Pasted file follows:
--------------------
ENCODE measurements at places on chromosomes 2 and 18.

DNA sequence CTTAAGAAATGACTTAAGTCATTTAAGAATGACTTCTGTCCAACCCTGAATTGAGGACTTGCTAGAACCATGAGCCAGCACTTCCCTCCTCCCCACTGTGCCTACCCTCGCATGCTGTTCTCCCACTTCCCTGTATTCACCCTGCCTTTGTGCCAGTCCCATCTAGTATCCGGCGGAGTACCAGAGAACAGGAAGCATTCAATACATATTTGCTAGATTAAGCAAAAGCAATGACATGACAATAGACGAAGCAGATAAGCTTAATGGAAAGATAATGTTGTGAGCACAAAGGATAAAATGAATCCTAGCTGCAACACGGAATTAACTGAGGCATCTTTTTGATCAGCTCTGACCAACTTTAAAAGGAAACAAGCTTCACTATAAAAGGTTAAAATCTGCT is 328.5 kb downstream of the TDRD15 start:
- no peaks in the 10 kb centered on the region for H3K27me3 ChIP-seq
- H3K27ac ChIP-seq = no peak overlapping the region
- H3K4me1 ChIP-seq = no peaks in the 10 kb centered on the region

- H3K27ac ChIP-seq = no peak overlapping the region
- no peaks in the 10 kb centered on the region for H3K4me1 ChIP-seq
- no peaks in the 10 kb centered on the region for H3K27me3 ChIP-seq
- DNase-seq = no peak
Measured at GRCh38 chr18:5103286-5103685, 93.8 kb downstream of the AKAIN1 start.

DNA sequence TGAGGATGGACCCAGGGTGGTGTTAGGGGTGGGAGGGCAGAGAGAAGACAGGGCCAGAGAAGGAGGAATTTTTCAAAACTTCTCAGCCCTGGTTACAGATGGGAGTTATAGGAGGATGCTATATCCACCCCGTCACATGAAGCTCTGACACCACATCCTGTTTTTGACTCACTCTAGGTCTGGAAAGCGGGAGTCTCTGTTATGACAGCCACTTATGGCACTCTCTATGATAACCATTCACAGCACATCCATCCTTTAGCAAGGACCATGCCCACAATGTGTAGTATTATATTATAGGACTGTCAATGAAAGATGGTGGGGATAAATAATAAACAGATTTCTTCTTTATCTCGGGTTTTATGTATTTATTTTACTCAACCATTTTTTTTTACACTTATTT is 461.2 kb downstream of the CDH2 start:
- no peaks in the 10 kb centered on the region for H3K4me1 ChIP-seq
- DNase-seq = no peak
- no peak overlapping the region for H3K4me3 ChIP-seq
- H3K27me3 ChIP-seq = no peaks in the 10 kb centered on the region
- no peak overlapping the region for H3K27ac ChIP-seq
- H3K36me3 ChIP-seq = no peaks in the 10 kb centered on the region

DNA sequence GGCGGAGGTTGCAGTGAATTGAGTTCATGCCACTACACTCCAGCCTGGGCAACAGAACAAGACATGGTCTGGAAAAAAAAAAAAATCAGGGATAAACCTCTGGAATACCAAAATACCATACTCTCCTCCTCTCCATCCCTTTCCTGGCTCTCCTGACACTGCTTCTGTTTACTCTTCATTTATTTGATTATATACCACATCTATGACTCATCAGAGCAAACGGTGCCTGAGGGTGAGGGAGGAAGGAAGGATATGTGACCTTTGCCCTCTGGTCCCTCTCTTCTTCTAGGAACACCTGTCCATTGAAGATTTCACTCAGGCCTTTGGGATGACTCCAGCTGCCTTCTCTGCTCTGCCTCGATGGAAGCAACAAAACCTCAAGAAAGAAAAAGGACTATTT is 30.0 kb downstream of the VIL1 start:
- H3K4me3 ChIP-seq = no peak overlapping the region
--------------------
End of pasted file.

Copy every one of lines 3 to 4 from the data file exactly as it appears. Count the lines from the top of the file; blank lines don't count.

- no peaks in the 10 kb centered on the region for H3K27me3 ChIP-seq
- H3K27ac ChIP-seq = no peak overlapping the region